Experience of God

What do we mean by the phrase “Experience of God”

It is one thing to “know” about something, or someone. This could be something as simple as a story, a rumor, or a true event that happened to an individual that you are hearing about. This happens almost every day in just reading the paper or listening to the radio or television. We hear and see a lot of things over the course of our day, but that does not mean we “experience” the event, or the person involved. Without the “experience”, these are and will forever remain stories, rumors, or events that will be stored somewhere in our minds only to be pulled out later if needed. God wants more than that from us. God wants a relationship with us, and that means we must be open to God’s presence in our lives and let our experiences with God help build that relationship and speak to our faith.

When we hear about people, we may form opinions of them, but without any direct interaction to form an “experience” with this person, we will not have the opportunity to engage at a deeper level, to understand that person (or think we do), and potentially establish a relationship based on our encounters with this person. God is the same way. God wants to build an ongoing and eternal relationship with us, but we need to be active participants in this process. How do we do that? We open ourselves up to God, we learn about God and look for his message in scripture, and most importantly we look for his presence in our day and open ourselves to His actions in our lives bringing these to prayer to help us to reflect and understand the experience and what it means to us. Sounds simple right, but it is not always that easy. There are several factors that contribute to us “experiencing” God.

I think one of the primary challenges in experiencing God is that as humans we usually feel we need to understand an encounter. Many people find it difficult albeit impossible to grasp the encounter unless they fully understand it. My experience with God is and always has been once you think you understand God, He tends to “move the goalpost” and I am left standing there asking myself ‘What just happened?” It is not possible for us to grasp or understand our God completely. God transcends the limits of our thoughts. Much of our experience with God is mysterious and that is ok and quite normal. There are so many things that we may not understand with or about God, but this is what faith is all about. Can anyone honestly say they understand fully the Trinity? How can God be three different things, three persons based on our limited understanding. As believers we just accept that there is a Trinity even though much of this is a mystery to us. It is these mysteries, thoughts, feelings that we must bring to prayer. Prayer is the vehicle in which we explore all these things. Prayer is the vehicle in which we speak to and hear from God. Prayer is the way to build on our encounters to experience and enter relationship with God. Do not underestimate the power of prayer and how it will transform your experiences and your relationship with God.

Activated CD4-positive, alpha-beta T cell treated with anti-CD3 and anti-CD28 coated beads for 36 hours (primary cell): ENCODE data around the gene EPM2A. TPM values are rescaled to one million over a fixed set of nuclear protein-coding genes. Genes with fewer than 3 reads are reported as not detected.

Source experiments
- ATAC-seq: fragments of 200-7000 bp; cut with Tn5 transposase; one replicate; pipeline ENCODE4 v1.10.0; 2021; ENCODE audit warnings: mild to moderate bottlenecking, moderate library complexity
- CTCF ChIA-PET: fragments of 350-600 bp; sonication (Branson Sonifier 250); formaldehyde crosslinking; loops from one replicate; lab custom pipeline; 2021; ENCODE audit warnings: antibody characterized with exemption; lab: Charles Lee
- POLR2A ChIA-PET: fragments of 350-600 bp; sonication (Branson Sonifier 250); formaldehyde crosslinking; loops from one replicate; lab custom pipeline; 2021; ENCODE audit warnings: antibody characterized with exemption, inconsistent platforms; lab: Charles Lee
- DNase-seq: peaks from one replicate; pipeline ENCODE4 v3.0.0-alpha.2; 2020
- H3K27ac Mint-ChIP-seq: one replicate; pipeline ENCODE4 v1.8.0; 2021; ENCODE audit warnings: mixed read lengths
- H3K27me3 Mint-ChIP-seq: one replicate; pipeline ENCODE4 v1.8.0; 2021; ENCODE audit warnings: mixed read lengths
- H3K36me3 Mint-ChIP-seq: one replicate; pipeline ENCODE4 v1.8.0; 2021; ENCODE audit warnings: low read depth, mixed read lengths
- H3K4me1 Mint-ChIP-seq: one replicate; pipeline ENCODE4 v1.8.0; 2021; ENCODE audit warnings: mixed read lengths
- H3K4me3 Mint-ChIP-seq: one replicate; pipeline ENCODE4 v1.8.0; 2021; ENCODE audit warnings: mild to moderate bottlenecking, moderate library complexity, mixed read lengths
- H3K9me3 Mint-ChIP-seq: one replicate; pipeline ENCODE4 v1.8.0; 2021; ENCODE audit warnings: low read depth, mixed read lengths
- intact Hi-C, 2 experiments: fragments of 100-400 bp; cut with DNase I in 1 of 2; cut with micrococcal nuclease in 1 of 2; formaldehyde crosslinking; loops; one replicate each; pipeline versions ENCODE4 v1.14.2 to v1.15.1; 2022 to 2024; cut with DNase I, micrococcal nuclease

At times people may categorize an experience as a “religious experience”, or a “Christian experience”, but neither of those terms speak to a true experience with God. Both of the terms are contained within the boundaries of our own minds, i.e. “religious experience” is very vague and does not accurately describe a true encounter leading to an experience of God. Equally, a “Christian experience” is very limiting in that it is based on the teachings, the sacraments, and/or the rituals of the Church.

A key part of experiencing God is based on many thoughts, ideas, and perspectives in our lives. We bring these to many situations in our lives. A great example is how we may interpret a reading or an encounter. Two people can have the same encounter yet walk away with two very different experiences of that encounter. I remember reading Job and thinking to myself, “Wow God give this guy a break, will you?”, but many people may come away with a very different perspective, i.e. Job deserved some/all of that suffering. The perspectives are colored by the experiences we have had in our lives, so we bring these pre-conceived notions into all of our experiences including our experiences with God. There are also some experiences that contribute to our interpretation that even we may not be able to understand and/or communicate. We bring who we are to these encounters and this creates a different experience for each of us. God calls us by name, so why is it difficult to think our experiences would be different?

God Bless